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SpaceX Crew Dragon docks to space station on first demo mission

March 3, 2019

— SpaceX's first Crew Dragon spacecraft has successfully docked at the International Space Station.

The commercially-developed, uncrewed space capsule arrived at the orbiting lab on Sunday (March 3), completing a one-day rendezvous in Earth orbit since launching from the Kennedy Space Center in Florida on Saturday. The docking marked a significant milestone in the Crew Dragon's Demo-1 (DM-1) mission, which is aimed at demonstrating to NASA that the vehicle is ready to begin flying with astronauts aboard.

"Congratulations to all the teams on a successful docking," said Anne McClain, an Expedition 58 flight engineer and NASA astronaut, from aboard the space station.

The Crew Dragon linked up with the space station at 5:51 a.m. EST (1051 GMT), latching itself to an international docking adapter mounted to the end of a shuttle-era pressurized mating adapter (PMA-2) on the forward-facing port of the Node 2 "Harmony" module. A series of 12 latches on the Dragon's nose-mounted docking mechanism were driven closed to achieve a hard docking about 10 minutes later.

Aboard the space station, McClain, together with Expedition 58 commander Oleg Kononenko of Roscosmos and flight engineer David Saint-Jacques of the Canadian Space Agency monitored the Crew Dragon's approach. Unlike SpaceX's cargo version of the Dragon, which is captured and berthed by the space station's Canadarm2 robotic arm, the Crew Dragon flew an autonomous docking.

Before it docked, the Demo-1 Crew Dragon carried out a series of test maneuvers to show it would not pose a danger as it moved in closer to the space station.

The spacecraft began its proximity operations at about 500 feet out (150 meters) from the station. Approaching on the V-bar, along the station's direction of travel, the Crew Dragon's first test was initiated by the Expedition 58 crew, who issued a planned command for the spacecraft to retreat. In response, the capsule reversed course and moved out to about 600 feet (180 meters).

Once SpaceX's mission managers in Hawthorne, California and NASA's flight controllers in Houston, Texas gave the go, the Crew Dragon was cleared to move to within 65 feet (20 meters) of the station. The spacecraft was then commanded to proceed to a docking after a brief pause to wait for the orbital sunset.

The entire approach, from an initial waypoint about 1,300 feet (400 meters) away from the space station, took about two hours to complete.

With the Dragon docked, attention turned to opening the hatches leading into the vehicle. The Expedition 58 crew members will unpack the spacecraft of the 450 pounds (200 kilograms) of supplies and equipment it brought to the space station. They will then reload the Dragon with science results and hardware for return to Earth.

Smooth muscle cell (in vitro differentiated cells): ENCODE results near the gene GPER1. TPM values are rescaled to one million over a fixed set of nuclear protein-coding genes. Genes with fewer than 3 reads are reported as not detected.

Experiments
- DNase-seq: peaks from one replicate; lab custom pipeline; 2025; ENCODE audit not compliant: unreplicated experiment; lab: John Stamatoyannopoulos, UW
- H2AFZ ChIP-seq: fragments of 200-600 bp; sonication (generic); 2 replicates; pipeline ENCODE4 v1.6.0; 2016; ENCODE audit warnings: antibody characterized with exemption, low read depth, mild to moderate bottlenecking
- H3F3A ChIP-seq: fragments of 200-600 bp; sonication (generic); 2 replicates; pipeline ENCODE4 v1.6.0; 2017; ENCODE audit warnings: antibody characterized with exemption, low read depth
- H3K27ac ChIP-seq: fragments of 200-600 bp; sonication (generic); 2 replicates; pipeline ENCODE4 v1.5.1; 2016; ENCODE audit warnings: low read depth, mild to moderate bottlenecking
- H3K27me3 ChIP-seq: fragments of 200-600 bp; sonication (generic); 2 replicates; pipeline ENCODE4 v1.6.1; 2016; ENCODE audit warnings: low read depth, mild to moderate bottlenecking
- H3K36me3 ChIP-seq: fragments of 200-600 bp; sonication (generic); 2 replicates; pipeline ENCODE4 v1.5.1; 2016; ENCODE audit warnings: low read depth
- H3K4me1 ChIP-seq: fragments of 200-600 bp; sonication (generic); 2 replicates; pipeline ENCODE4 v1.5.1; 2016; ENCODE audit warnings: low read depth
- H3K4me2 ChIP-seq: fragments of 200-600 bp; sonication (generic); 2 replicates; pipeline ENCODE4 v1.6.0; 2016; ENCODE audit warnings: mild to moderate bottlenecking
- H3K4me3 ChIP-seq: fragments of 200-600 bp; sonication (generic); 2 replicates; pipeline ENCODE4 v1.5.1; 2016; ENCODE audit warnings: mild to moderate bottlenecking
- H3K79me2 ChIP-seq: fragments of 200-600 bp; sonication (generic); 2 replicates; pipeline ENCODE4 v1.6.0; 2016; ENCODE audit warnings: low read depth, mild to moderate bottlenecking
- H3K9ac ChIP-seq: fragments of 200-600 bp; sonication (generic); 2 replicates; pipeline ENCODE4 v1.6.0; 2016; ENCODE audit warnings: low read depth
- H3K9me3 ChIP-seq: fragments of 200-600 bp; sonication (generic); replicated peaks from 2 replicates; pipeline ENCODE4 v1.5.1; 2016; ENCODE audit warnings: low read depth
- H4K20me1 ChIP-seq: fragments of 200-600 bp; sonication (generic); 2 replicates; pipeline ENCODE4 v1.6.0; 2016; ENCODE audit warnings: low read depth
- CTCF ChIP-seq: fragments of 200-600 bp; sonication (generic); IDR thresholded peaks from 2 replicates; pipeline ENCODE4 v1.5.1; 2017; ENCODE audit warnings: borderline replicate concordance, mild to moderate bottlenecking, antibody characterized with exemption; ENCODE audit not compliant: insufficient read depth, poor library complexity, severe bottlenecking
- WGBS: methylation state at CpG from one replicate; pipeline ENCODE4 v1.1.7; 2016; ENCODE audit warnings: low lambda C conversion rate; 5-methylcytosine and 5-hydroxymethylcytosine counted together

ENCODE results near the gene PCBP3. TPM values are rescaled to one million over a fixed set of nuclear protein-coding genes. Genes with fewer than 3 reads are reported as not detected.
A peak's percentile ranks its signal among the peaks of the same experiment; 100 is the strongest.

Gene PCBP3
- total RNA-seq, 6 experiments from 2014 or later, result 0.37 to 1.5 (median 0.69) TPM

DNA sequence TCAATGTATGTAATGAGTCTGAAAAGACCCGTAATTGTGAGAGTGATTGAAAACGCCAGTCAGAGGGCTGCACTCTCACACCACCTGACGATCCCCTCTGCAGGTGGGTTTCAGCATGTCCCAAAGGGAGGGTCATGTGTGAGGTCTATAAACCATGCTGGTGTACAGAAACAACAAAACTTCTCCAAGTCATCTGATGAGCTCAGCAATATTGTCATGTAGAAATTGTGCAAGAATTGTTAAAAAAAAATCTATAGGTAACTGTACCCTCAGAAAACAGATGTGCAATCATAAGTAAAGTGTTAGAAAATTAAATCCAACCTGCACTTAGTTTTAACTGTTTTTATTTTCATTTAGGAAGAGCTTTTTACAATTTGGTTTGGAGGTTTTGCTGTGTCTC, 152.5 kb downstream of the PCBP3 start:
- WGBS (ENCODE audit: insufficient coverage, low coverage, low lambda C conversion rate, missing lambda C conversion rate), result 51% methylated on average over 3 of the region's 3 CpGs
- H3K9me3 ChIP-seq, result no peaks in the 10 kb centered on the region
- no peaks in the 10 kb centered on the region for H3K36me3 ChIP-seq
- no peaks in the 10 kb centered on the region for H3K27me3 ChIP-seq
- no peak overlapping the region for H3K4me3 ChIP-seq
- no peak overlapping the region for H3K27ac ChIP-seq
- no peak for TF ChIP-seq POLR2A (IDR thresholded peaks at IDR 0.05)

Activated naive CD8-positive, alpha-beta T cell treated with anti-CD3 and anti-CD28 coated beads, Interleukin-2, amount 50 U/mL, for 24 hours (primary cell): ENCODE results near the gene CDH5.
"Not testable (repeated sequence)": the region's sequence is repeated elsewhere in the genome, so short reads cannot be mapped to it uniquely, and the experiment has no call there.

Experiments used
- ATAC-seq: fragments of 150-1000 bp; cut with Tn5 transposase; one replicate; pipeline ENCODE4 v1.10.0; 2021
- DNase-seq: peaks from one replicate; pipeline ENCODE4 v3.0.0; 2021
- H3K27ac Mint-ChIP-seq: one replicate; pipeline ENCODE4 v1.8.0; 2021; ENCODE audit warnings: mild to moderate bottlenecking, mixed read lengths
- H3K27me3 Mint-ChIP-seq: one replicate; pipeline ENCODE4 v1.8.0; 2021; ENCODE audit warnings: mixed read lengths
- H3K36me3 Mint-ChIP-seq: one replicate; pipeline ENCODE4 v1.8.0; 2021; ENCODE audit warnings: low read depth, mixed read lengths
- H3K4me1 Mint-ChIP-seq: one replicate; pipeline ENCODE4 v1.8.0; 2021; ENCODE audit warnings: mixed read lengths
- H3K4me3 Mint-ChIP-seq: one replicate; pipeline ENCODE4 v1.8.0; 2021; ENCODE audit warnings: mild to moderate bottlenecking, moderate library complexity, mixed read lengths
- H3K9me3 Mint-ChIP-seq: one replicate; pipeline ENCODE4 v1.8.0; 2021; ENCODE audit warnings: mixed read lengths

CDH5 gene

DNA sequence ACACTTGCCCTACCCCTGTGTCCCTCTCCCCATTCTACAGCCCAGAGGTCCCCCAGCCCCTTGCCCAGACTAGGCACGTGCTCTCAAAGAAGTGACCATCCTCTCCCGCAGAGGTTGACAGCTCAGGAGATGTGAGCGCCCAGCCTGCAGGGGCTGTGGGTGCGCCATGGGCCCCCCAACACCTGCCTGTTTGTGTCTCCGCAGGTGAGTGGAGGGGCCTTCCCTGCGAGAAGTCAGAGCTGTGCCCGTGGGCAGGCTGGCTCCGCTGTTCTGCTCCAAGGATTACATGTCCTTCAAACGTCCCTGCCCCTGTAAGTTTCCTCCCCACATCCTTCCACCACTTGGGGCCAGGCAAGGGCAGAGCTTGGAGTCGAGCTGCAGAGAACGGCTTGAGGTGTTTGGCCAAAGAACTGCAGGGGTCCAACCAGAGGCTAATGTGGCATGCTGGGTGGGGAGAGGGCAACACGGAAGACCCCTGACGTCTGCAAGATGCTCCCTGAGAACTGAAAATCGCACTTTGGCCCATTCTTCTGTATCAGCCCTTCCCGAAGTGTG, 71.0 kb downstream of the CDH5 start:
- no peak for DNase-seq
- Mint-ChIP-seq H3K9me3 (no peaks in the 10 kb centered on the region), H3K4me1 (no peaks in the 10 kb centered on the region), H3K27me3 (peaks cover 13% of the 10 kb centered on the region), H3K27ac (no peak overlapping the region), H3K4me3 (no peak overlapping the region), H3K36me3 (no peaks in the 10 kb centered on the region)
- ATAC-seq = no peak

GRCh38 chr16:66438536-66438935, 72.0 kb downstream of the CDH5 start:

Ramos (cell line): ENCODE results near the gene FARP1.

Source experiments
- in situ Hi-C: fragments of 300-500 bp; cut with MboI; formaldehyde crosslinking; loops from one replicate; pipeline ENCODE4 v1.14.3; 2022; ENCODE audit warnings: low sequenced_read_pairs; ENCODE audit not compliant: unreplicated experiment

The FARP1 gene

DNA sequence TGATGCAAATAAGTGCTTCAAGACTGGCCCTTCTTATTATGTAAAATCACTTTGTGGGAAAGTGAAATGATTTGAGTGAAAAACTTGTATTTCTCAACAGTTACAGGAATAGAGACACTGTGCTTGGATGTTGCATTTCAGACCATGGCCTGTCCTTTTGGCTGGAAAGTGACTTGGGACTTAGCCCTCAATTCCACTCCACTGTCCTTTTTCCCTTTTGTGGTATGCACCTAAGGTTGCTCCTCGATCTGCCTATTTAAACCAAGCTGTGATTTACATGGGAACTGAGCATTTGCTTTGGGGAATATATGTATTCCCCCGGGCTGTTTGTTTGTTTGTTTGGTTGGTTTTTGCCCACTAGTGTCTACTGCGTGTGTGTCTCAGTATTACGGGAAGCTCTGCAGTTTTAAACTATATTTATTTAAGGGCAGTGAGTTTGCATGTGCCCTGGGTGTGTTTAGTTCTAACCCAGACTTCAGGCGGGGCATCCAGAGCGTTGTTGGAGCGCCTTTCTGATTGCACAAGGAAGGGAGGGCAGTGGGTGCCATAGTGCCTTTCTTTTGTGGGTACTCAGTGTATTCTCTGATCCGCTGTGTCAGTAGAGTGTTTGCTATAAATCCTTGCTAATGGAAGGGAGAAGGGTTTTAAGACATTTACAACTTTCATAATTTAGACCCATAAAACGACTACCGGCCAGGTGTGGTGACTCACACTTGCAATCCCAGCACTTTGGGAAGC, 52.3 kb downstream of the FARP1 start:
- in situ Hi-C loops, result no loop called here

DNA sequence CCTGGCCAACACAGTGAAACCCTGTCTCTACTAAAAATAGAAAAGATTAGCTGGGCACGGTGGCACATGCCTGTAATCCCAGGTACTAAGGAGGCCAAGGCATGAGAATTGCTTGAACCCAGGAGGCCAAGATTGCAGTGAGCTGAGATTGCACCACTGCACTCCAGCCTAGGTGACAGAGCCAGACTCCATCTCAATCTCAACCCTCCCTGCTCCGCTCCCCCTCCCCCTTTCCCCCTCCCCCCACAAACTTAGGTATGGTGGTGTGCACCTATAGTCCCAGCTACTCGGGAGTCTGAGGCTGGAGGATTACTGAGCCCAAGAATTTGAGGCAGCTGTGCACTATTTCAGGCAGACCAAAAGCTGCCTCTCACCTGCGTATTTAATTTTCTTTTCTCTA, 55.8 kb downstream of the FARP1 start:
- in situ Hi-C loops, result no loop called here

The Crew Dragon is scheduled to remain at the station for five days, until about 2:30 a.m. on Friday (March 8). The spacecraft is expected to splash down in the Atlantic Ocean a little more than six hours after it undocks.

Assuming a successful end to the DM-1 mission, SpaceX has one more unpiloted test — an inflight abort test — planned for this year before launching a crewed flight test. NASA has selected veteran space shuttle astronauts Bob Behnken and Doug Hurley to fly on the Demo-2 (DM-2) mission, which could launch as soon as June.

"Bob and I are ready to go when Dragon is ready. Whenever that happens, we are going to be ready to take that ride to the International Space Station," said Hurley.

SpaceX's Crew Dragon is one of two new commercial spacecraft that NASA has contracted to fly astronauts to and from the International Space Station. Boeing is also developing a capsule, the CST-100 Starliner, and is still working towards its first uncrewed mission to the space station.

 


SpaceX's Crew Dragon approaches a docking with the International Space Station at a distance of 65 feet (20 m). Part of the space station's Canadarm2 robotic arm is seen in the foreground. (NASA)



SpaceX's Crew Dragon is seen moments before docking with the International Space Station on Sunday, March 3, 2019. (NASA)



SpaceX's Crew Dragon approaches the International Space Station with nosecone retracted, exposing its docking mechanism. (NASA)




SpaceX's Demo-1 (DM-1) Crew Dragon seen docked from a video camera aboard the International Space Station on Sunday, March 3, 2019. (NASA)

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